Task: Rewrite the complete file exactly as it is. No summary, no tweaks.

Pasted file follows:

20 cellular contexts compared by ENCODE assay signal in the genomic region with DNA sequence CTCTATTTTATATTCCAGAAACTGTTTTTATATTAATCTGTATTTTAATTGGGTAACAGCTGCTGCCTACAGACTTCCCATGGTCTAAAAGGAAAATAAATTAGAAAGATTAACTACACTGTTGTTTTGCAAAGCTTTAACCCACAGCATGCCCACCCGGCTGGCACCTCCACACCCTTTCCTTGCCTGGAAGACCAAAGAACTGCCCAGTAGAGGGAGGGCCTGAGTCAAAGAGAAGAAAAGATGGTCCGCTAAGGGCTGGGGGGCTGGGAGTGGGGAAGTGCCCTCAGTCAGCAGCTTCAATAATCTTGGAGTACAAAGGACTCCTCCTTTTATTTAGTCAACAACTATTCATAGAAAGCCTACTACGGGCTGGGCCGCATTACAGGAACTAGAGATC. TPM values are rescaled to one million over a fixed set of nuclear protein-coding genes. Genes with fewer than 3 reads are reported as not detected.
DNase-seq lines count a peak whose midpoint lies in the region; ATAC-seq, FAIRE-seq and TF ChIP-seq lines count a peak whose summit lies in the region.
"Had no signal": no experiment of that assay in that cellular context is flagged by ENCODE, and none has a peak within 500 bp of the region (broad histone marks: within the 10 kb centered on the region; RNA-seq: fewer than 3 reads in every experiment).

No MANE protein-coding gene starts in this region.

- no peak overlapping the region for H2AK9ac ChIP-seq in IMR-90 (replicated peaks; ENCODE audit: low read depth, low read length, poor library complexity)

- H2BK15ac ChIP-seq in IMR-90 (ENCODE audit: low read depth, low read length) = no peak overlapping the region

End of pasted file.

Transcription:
20 cellular contexts compared by ENCODE assay signal in the genomic region with DNA sequence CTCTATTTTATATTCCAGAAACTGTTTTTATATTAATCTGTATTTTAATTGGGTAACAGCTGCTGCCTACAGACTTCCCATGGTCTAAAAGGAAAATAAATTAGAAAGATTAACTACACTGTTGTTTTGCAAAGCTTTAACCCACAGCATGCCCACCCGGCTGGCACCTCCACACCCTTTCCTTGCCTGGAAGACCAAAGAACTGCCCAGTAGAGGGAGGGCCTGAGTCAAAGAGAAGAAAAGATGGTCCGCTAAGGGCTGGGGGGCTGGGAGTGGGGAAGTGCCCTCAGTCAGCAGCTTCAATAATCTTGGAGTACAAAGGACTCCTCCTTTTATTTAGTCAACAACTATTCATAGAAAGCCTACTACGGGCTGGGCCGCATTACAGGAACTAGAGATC. TPM values are rescaled to one million over a fixed set of nuclear protein-coding genes. Genes with fewer than 3 reads are reported as not detected.
DNase-seq lines count a peak whose midpoint lies in the region; ATAC-seq, FAIRE-seq and TF ChIP-seq lines count a peak whose summit lies in the region.
"Had no signal": no experiment of that assay in that cellular context is flagged by ENCODE, and none has a peak within 500 bp of the region (broad histone marks: within the 10 kb centered on the region; RNA-seq: fewer than 3 reads in every experiment).

No MANE protein-coding gene starts in this region.

- no peak overlapping the region for H2AK9ac ChIP-seq in IMR-90 (replicated peaks; ENCODE audit: low read depth, low read length, poor library complexity)

- H2BK15ac ChIP-seq in IMR-90 (ENCODE audit: low read depth, low read length) = no peak overlapping the region